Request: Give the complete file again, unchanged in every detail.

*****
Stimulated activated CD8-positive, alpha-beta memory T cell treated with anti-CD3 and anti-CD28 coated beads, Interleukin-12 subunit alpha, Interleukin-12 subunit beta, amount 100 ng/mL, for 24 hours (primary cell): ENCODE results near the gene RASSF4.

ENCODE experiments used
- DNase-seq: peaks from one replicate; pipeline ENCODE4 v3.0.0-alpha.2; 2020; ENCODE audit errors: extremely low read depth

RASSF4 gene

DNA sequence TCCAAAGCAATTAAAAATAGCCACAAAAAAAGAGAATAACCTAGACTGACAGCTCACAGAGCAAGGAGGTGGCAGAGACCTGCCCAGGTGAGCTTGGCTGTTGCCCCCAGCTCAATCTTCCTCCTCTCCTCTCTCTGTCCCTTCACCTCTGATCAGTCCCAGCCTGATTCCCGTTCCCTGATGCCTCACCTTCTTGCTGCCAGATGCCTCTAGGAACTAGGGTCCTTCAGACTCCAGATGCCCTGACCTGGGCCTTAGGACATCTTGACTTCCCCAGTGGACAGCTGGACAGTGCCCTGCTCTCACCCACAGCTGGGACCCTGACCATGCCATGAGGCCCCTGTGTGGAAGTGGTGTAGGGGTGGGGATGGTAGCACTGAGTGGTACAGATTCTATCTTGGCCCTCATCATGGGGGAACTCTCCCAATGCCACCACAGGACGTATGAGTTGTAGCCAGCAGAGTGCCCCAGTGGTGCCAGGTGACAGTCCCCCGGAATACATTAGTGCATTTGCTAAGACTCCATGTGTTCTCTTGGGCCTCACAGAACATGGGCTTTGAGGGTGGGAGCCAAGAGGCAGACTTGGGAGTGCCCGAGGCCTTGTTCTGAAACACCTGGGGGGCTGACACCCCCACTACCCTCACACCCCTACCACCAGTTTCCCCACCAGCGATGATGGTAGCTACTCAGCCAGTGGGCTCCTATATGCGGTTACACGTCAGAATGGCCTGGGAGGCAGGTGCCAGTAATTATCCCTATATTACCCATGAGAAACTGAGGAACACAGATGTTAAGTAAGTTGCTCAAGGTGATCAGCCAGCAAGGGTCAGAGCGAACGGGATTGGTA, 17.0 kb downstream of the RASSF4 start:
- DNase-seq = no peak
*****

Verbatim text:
Stimulated activated CD8-positive, alpha-beta memory T cell treated with anti-CD3 and anti-CD28 coated beads, Interleukin-12 subunit alpha, Interleukin-12 subunit beta, amount 100 ng/mL, for 24 hours (primary cell): ENCODE results near the gene RASSF4.

ENCODE experiments used
- DNase-seq: peaks from one replicate; pipeline ENCODE4 v3.0.0-alpha.2; 2020; ENCODE audit errors: extremely low read depth

RASSF4 gene

DNA sequence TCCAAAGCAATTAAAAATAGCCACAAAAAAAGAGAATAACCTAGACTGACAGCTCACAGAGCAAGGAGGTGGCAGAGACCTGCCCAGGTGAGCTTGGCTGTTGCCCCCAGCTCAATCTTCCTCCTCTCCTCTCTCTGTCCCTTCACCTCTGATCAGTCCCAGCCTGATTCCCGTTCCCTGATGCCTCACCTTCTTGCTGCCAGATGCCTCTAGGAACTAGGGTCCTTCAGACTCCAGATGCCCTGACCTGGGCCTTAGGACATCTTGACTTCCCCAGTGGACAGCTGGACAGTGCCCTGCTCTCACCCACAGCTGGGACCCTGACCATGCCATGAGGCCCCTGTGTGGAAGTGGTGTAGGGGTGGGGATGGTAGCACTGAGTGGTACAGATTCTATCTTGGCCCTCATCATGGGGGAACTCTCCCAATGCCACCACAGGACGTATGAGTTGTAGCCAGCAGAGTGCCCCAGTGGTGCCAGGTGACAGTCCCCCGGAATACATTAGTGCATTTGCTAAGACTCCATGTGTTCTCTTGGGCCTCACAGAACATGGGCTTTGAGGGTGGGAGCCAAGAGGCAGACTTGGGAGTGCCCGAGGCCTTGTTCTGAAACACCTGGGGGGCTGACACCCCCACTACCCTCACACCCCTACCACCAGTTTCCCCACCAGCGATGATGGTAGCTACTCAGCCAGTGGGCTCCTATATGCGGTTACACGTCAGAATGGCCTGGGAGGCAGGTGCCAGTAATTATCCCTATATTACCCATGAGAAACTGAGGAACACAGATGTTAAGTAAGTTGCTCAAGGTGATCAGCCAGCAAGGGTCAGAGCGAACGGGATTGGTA, 17.0 kb downstream of the RASSF4 start:
- DNase-seq = no peak